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Review: Books, Theatre, Albums, Movies and Gigs


Until July 19 2008

Image: Once Upon A Time At The Adelphi Promotional Image

Everyman Liverpool Playhouse official website

This new musical fizzes like a well mixed champagne cocktail.

Once Upon a Time at the Adelphi is full of zappy dancing and melodic tunes. It’s a well crafted piece of work with sharp dialogue and great pace, and the cast dance and sing their socks off.

The whole show is a feel-good, old-fashioned musical – but with a scouse twist. It’s a tale of romance and secrets with innovative choreography and a fun-filled score. The mix of west end stars and Lipa graduates ensure a good night out.


The revolving set is magnificent- now a beautifully chandelier-lit ballroom, next a scaffolded structure up to the roof.

And it is on the roof where the nub of the story takes place. The premise is a flash back to the 1930s-40s where the female manager Alice and her lover Thompson (Simon Bailey), who has gone to fight in the Spanish Civil War, pledge to meet on the anniversary of their ‘near engagement’.

The story is a mix of the present and the past, cleverly interwoven by writer and producer  Phil Willmott. First we see the young Alice (Julie Atherton) and later the older Alice (Natasha Seale) with their lover Thompson. Both also take other roles, but clever direction, accent, dialogue and costume make the transition convincing.

We see this famous hotel in its heyday, a sumptuous palace for the rich, with the below stairs skivvies working hard to keep the wheels turning. The Adelphi owner, Lord Rothmere (Neil McCall) sees the future as ‘Liverpool’s time’ and plans to refurbish the hotel for the coming Hollywood stars on their way to London, the great port of Liverpool, and his hotel, being their staging post.

The aspirations and optimism reflected in the songs are resonant of present day Liverpool and its long-awaited resurgence. But we also see the back street mothers hanging their washing on the line, the sheets cleverly picturing the poverty stricken reality of the masses.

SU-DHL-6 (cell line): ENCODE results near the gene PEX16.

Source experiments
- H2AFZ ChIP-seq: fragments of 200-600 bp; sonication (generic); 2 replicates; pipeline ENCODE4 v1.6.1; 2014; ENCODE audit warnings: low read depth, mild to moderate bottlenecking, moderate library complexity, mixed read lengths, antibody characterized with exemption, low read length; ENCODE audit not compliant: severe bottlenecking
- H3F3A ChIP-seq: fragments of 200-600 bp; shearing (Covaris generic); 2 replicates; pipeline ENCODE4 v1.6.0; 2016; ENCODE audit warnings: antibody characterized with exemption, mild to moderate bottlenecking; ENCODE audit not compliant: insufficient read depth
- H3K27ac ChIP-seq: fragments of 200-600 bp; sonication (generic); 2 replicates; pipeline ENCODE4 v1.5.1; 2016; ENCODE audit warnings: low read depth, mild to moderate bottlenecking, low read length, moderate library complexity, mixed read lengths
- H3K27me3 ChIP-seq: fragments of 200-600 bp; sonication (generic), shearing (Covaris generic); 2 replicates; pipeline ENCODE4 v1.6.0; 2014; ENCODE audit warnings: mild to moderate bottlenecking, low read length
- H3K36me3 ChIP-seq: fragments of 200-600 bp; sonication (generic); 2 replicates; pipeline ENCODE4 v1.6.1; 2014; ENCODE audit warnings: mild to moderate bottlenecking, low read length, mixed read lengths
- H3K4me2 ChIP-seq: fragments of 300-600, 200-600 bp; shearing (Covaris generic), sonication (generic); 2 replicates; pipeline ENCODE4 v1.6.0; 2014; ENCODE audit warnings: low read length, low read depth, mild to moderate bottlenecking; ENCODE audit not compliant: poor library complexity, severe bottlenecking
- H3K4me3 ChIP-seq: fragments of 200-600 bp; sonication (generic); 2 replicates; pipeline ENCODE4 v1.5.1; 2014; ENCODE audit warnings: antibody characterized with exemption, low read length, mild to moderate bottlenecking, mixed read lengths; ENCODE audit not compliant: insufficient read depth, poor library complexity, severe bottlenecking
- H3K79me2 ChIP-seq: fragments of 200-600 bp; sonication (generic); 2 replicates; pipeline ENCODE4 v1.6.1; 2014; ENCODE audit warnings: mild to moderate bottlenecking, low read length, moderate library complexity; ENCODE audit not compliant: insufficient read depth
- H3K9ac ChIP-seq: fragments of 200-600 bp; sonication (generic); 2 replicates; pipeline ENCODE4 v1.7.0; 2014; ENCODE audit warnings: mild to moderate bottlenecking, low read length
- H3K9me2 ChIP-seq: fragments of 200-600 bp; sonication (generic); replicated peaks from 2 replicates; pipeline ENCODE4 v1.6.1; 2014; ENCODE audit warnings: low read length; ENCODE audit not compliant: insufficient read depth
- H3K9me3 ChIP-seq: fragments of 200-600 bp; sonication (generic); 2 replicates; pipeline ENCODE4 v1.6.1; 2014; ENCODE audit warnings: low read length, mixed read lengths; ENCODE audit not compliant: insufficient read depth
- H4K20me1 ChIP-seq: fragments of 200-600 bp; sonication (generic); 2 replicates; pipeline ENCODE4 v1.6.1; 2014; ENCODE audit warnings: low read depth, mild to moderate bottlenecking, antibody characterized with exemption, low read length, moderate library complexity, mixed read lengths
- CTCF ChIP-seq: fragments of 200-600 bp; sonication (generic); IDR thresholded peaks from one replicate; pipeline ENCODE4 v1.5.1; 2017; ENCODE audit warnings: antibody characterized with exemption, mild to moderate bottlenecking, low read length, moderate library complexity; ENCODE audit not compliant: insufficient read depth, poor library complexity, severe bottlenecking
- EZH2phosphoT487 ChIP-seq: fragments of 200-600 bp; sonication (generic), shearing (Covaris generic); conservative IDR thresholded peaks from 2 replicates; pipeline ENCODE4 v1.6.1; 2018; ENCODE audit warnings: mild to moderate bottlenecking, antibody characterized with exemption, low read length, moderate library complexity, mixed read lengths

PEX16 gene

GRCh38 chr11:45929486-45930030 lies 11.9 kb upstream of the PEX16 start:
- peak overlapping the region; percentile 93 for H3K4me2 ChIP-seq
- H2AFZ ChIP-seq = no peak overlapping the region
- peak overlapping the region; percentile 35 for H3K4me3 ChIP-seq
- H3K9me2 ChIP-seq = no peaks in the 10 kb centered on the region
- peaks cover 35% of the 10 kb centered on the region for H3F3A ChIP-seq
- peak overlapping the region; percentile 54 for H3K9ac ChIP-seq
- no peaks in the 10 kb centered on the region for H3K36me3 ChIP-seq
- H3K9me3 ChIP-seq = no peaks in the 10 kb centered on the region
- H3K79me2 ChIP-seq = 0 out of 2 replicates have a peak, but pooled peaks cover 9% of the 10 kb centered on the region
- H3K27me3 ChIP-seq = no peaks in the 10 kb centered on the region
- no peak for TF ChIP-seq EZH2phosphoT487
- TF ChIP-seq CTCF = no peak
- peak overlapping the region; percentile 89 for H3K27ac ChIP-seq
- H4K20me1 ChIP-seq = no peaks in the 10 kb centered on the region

But back to the action. The stage is awash with vibrant jazz age flappers in satin, feathers and furs, and also Hollywood elite including Roy Rogers and his ‘horse’ who actually stayed at the Adelphi whilst appearing at the Liverpool Empire. The choreography in the hands of Andrew Wright is a triumph.

There is quick-witted scouse humour –  such as ‘I’m sweatin’ like Coleen in the MetQuarter’, and many local references to the Dingle, Crosby, Formby etc, which generate many laughs.

But there are also dark moments – the arrest of a German kitchen worker (was this Hitler as rumour suggests?), the blitz of Liverpool, and the attempted importuning of Thompson by an RKO film producer in his opulent Adelphi suite.

However, the optimism persists and with innate scouse resolve the ending is generally happy except for one poignant – and important –revelation, which to tell would spoil the  denouement of the whole show.

Jeanette Smith

Everyman Liverpool Playhouse official website



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“Writing gets me away for a while' from this world and into one where I, alone, can make or
break the rules as I see fit.” - Chris High 2003.
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